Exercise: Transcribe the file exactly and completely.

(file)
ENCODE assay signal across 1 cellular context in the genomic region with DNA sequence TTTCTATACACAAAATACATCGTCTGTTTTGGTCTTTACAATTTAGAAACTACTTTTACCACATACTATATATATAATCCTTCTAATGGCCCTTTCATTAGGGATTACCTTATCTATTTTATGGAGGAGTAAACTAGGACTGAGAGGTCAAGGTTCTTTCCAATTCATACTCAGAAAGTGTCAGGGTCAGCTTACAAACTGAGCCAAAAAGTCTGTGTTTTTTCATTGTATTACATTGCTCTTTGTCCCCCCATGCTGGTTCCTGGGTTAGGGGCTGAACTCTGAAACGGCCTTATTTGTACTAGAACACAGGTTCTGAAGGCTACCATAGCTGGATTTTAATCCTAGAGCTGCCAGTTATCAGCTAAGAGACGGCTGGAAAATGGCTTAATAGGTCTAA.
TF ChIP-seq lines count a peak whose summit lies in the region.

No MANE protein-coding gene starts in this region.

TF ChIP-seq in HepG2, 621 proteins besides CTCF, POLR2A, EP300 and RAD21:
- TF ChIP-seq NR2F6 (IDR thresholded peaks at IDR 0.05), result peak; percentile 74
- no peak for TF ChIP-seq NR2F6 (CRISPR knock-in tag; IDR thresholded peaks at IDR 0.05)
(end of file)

ENCODE assay signal across 1 cellular context in the genomic region with DNA sequence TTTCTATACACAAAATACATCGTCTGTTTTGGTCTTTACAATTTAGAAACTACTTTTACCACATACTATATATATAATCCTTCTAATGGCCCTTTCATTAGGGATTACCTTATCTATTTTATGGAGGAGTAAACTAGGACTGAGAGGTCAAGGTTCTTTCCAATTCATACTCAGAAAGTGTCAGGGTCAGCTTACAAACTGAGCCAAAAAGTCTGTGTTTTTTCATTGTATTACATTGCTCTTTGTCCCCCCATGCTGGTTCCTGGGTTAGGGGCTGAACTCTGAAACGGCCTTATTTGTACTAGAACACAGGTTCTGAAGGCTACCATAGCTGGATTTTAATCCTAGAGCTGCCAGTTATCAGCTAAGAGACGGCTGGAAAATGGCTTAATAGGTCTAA.
TF ChIP-seq lines count a peak whose summit lies in the region.

No MANE protein-coding gene starts in this region.

TF ChIP-seq in HepG2, 621 proteins besides CTCF, POLR2A, EP300 and RAD21:
- TF ChIP-seq NR2F6 (IDR thresholded peaks at IDR 0.05), result peak; percentile 74
- no peak for TF ChIP-seq NR2F6 (CRISPR knock-in tag; IDR thresholded peaks at IDR 0.05)